What is a fork in chess?

Use the fork tactic to threaten two pieces at once.

Image via Chess Ultra

Understanding how to put your opponent at a disadvantage in chess is essential to becoming a talented player. Knowing how to maneuver your pieces to always have the advantage is tough, but understanding a few basic concepts can make a significant difference. One of these basic concepts is called a fork. 

A fork in chess is when a player uses one piece to put two enemy pieces in danger. The attacking piece is the forking piece, and the pieces at risk are called the forked pieces. Any chess piece can fork, but some pieces are better at it than others.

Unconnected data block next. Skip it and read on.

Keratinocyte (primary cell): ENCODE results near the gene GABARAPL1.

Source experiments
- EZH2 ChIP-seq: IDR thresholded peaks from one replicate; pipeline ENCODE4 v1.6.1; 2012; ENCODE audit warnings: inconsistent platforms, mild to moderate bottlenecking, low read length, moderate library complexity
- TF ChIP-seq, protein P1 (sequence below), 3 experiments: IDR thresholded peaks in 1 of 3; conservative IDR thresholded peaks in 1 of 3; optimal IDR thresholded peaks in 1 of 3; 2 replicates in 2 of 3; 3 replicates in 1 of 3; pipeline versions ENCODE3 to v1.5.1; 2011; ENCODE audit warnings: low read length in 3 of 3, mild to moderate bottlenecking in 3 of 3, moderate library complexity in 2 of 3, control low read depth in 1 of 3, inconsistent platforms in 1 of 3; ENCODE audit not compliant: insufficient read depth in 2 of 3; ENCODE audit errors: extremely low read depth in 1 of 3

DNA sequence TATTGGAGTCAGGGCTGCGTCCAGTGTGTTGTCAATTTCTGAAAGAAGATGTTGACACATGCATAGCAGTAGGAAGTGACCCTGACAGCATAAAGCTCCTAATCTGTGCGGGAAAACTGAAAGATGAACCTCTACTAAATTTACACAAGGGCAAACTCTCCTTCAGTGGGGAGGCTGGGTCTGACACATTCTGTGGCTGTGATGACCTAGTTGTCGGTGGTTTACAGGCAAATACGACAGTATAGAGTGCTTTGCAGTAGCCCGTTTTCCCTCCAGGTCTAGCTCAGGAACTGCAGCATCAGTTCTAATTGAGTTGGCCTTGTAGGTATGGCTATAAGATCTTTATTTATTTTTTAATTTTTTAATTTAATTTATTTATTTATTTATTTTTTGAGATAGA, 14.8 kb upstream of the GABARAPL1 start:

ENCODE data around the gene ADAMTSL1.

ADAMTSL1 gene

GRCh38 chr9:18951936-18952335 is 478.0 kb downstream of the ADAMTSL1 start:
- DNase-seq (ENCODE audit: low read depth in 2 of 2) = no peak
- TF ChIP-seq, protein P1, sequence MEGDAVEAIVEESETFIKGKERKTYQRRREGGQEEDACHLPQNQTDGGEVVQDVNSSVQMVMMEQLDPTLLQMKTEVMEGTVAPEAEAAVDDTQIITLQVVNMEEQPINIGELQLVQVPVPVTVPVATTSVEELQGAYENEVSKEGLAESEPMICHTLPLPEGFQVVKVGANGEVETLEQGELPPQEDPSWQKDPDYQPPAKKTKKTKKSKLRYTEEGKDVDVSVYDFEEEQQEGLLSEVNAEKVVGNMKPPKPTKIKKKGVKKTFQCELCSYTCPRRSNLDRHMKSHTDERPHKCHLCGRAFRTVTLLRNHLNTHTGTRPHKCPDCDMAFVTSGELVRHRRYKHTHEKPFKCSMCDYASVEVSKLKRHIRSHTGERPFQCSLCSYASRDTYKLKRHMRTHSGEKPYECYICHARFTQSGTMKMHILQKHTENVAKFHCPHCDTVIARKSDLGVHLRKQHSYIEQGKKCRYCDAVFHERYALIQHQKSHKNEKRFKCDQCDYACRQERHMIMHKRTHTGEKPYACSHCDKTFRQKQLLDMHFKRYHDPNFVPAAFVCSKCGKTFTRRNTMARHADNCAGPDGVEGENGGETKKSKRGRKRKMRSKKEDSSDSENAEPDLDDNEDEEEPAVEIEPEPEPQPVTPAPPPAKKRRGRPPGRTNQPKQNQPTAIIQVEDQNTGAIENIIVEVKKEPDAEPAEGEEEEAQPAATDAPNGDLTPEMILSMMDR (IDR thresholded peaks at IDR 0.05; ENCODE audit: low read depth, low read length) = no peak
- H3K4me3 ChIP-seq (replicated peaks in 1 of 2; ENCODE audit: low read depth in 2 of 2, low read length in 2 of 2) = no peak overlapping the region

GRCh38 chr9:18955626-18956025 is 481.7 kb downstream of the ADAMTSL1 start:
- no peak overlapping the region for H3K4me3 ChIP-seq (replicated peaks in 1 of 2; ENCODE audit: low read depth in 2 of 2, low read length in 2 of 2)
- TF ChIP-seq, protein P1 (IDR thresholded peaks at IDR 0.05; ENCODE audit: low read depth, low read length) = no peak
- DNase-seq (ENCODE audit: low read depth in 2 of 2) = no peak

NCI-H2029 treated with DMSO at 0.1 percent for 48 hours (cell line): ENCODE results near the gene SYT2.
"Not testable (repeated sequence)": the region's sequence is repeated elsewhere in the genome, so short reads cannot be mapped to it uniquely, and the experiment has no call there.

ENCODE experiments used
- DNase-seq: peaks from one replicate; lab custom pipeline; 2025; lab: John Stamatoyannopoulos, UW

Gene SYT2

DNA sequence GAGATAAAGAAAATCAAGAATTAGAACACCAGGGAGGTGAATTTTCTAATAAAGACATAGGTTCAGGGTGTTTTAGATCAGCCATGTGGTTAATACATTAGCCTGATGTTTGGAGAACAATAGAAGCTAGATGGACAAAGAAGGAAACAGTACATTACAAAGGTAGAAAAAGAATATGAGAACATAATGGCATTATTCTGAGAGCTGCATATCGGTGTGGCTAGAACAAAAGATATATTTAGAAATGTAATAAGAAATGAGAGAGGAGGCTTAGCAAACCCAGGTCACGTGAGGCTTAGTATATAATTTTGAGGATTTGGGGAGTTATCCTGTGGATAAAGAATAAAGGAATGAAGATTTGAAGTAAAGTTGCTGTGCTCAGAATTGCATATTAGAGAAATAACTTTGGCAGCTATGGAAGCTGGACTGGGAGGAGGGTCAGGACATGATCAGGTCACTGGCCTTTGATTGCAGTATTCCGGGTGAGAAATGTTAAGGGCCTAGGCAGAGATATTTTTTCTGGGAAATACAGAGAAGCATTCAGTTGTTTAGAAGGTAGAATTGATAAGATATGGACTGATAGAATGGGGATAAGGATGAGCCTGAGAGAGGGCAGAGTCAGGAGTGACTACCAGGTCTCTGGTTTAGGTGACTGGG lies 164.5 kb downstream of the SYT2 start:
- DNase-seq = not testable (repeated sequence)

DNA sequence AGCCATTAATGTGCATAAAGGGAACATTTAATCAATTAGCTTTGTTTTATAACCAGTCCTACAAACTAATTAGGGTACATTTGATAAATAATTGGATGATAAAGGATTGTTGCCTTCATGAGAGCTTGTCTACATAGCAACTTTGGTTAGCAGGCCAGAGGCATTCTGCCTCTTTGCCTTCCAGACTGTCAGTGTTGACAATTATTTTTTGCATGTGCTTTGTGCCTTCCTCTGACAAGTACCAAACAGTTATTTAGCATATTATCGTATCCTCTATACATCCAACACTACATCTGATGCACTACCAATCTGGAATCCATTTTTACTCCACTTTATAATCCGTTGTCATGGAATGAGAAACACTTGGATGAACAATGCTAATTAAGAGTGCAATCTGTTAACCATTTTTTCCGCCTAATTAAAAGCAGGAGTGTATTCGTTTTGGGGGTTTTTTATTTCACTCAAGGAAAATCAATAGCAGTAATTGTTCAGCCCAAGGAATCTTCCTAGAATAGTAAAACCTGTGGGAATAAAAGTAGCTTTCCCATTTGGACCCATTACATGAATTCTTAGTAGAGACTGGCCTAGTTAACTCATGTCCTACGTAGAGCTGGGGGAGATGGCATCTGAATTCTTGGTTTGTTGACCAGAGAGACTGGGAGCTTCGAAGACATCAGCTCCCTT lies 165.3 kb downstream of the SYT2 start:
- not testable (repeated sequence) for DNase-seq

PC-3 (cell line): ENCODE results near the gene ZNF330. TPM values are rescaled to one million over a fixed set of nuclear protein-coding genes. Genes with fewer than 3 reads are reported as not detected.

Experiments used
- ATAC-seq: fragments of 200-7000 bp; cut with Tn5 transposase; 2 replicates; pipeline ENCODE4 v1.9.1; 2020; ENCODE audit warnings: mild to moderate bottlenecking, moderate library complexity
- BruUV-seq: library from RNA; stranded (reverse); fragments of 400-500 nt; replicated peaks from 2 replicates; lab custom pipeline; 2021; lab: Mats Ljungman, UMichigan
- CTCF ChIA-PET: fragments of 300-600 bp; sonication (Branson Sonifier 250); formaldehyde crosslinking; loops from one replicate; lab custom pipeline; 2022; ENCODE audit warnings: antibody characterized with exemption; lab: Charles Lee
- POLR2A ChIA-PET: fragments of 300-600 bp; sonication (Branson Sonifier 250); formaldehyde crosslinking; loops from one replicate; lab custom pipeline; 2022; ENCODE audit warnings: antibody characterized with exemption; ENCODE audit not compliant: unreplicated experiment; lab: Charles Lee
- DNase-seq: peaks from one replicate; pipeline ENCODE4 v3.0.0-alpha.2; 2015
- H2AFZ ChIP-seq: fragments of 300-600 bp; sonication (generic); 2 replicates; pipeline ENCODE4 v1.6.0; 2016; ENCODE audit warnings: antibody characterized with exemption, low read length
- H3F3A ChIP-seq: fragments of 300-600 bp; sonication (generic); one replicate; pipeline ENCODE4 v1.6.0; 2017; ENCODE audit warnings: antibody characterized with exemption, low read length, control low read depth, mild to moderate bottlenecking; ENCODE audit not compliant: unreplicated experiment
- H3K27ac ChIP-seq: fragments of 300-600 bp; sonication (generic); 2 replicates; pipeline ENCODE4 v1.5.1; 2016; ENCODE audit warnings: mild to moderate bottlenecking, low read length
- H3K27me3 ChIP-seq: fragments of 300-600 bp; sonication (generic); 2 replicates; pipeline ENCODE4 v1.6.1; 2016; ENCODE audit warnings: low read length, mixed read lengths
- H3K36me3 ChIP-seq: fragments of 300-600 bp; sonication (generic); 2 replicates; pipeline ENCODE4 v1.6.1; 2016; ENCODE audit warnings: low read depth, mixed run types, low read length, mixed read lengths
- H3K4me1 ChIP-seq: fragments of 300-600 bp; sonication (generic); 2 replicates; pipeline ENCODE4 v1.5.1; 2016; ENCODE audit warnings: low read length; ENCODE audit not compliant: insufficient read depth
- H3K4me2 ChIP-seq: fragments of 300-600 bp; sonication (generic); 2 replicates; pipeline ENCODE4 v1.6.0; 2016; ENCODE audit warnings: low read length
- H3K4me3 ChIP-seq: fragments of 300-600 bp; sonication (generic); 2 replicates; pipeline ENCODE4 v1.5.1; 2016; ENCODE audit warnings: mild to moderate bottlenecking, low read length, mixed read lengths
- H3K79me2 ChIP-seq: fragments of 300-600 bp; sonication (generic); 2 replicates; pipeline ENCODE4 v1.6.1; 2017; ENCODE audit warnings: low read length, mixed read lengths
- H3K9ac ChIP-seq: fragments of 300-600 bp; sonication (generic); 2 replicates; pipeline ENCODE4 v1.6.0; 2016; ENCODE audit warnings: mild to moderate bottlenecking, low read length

For example, a pawn can capture pieces that are ahead diagonally by one square. If there are two opposing pieces on both spaces, the pawn is forking them. Opponents must capture the pawn to prevent their pieces from being captured. 

Clever players can fork two pieces to bait a stronger piece into a spot to be captured. This forces opponents to decide which piece they want to lose, since it’s difficult to deal with multiple threats in one move. Forking with a knight is an excellent strategy as most pieces cannot remove it from play because it moves drastically differently from all other pieces. 

In some instances, players can threaten the opposing king, which forces opponents to move their king to safety. This leaves the other piece vulnerable and free for the taking and can drastically turn the game’s tides. 

Understanding a fork can help you capture your opponent’s pieces and avoid losing your pieces. Like all chess strategies, forking takes practice, but learning this tactic will improve your chess skills.